Google’s Quiet, Multimillion Dollar Academic Research Program

Google draws constant attention for the big ideas coming out of its campuses, and for the occasional huge chunk of funding it unleashes on a cause. But there’s a quiet, steady stream of research funding pouring out of the Googleplex. 

While things like the company’s recent initiative to get girls coding and the occasional million-dollar prize tend to grab the spotlight when it comes to Google giving, the company’s R&D program has been giving out millions since 2005, albeit in small chunks. Google just announced its latest grant winners, and while they average around $50,000 and max out at $150,000, just this one round will fund 110 projects. 

Related: Where Is Google's Big Money for Girls Coding Headed?

The Google Research Awards go toward high-level faculty projects that overlap with Google’s areas of interest. They are all related to computer science, engineering, or related fields covering 22 eligible topics, with popular areas including human-computer interaction, mobile, and machine perception. 

There are two rounds a year, and just estimating based on the median individual grant amount Google cites, we’re talking somewhere around $5 million in one round. As you can imagine, it’s competitive, but maybe not as much as you’d guess, with about 15 percent of proposals selected for funding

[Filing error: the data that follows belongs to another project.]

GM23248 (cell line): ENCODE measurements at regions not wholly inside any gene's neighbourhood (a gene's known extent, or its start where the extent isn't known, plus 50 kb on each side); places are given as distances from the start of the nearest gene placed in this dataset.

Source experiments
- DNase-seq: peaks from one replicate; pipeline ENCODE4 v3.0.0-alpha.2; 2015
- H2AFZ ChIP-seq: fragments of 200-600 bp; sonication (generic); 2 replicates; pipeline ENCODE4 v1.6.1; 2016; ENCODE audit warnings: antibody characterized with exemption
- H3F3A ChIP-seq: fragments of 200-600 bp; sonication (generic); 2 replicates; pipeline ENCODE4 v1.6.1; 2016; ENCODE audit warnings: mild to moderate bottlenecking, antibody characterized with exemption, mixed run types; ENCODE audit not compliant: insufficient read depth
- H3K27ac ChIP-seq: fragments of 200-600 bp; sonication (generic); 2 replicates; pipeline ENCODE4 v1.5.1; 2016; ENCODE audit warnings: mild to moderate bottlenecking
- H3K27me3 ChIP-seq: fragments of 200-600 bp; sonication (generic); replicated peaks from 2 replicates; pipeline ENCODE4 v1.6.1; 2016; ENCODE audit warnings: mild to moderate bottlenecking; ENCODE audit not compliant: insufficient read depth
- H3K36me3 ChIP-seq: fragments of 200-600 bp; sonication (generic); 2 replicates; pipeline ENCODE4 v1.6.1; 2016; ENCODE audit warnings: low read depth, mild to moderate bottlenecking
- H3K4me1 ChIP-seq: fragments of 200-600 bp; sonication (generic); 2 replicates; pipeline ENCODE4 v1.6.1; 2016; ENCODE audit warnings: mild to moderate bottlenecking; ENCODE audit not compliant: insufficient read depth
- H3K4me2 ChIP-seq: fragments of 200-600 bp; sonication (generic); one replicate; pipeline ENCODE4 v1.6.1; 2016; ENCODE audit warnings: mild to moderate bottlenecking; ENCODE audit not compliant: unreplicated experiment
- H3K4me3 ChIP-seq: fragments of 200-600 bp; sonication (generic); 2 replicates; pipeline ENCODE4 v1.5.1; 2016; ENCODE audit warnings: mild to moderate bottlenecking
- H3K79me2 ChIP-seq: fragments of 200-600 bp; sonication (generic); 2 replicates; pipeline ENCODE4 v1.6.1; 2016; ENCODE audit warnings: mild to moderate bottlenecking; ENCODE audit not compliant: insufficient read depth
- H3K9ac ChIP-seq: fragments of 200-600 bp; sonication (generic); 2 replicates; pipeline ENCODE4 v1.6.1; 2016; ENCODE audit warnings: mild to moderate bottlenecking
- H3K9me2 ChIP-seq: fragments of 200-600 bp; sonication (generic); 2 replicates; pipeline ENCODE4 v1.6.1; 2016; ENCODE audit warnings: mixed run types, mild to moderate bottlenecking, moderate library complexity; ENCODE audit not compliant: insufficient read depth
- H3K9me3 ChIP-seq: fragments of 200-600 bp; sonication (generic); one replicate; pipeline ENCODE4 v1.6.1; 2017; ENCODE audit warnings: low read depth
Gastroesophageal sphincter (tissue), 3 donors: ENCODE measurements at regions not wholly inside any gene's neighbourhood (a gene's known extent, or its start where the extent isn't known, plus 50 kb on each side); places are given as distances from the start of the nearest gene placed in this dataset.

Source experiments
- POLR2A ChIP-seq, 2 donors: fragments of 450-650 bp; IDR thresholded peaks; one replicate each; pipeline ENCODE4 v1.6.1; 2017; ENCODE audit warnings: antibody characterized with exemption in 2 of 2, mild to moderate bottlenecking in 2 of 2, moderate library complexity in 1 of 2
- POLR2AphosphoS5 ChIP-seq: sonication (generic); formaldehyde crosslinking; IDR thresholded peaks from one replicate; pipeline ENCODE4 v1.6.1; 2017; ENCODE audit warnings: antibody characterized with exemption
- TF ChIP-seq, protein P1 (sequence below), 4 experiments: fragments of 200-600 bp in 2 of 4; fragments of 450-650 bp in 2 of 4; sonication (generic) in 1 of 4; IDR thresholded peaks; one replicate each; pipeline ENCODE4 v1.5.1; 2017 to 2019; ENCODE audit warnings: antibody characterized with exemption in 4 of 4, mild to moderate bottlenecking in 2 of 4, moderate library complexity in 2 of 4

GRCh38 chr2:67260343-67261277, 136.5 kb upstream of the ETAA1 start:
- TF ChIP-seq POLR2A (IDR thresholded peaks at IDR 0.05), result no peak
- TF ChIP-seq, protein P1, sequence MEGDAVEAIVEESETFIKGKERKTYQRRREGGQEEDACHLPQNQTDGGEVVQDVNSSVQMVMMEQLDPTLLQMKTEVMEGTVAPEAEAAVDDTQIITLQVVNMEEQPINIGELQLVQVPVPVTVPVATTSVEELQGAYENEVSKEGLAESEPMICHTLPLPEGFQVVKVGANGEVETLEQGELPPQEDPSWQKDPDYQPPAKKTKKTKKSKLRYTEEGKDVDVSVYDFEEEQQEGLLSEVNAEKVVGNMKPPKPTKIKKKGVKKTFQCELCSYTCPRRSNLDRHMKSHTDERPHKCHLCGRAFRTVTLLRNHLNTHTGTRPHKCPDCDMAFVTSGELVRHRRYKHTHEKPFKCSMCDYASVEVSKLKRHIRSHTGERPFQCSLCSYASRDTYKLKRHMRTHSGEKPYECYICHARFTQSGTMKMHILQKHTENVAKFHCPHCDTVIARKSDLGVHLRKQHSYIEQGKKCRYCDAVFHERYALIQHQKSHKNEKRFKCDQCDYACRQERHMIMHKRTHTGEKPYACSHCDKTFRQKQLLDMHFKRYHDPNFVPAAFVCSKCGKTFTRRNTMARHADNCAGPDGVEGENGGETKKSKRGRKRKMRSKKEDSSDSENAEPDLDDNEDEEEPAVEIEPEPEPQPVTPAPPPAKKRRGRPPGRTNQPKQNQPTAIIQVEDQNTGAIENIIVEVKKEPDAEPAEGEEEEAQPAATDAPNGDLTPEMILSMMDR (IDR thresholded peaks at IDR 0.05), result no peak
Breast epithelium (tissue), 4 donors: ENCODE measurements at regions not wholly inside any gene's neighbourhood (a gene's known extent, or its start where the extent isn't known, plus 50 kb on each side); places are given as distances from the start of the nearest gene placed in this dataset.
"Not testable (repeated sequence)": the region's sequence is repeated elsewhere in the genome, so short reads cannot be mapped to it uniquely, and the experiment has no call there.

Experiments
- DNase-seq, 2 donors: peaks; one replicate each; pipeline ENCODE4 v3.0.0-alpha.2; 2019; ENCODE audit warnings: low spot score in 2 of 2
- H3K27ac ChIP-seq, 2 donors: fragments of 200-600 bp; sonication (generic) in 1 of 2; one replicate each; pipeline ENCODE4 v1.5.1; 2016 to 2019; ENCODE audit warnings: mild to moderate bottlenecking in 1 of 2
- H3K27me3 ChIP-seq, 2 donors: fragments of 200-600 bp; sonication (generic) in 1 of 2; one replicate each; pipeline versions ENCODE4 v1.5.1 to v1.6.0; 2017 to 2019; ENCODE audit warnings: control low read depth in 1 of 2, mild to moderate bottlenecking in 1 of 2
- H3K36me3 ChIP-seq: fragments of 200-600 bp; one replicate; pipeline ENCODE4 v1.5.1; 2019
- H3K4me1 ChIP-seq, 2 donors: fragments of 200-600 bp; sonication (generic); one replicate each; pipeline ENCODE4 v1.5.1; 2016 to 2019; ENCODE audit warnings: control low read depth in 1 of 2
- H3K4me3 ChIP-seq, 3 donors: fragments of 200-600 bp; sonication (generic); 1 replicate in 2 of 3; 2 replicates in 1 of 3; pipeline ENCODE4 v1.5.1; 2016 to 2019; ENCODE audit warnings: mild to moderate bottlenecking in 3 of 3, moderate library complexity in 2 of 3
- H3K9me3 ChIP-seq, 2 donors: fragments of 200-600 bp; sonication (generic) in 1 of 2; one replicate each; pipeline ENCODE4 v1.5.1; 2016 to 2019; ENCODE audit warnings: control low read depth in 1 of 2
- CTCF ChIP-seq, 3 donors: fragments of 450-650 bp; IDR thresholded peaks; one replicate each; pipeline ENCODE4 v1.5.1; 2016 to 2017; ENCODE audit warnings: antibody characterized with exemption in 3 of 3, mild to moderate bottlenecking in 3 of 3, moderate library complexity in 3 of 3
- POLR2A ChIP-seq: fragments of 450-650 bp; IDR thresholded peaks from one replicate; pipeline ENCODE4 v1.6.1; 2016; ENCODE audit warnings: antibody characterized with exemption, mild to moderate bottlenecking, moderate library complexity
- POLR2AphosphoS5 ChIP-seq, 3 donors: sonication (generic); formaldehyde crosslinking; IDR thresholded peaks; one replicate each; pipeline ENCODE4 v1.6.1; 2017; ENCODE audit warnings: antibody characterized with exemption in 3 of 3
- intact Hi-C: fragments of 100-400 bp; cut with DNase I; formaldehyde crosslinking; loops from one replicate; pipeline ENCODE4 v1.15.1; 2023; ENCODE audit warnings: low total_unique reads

Winners tend to be extremely technical projects from top caliber scientists and institutions, and Google is open to out-of-the-box projects, even those not quite fitting in the 22 categories. Applicants have something of an edge if they have an established connection to Google researchers, or if a Googler has expressed interest in their work (each winner is given a Google “sponsor” to act as liaison for the project).  

Related: What's Google Up To With Its New $1 Million Prize?

Also note that the grant program introduced three new areas of study this year: computational neuroscience, physical interactions with devices, and online learning at scale, so they tend to adapt to what's happening in emerging tech.

You can see the full list of winners from the August 2014 round here, but a couple of highlights are: 

  • Dania Bilal of University of Tennesse at Knoxville won an award for her study of how children read, and how accessible Google search results are for them. 
  • Carlos Caicedo of Syracuse won a grant to pursue his work at helping companies better manage the wireless radio spectrum, by developing standard ways for them to coexist without conflict. 
  • Chris Harrison of Carnegie Mellon University is one of the first researchers to win in the physical interactions category. His team works on interface technologies, including wearable technology and touch interface. He’s done work with smartwatches, as well as touch interfaces projected onto the body.

Check out the guidelines and such over at the company website. You may have heard of it: Google.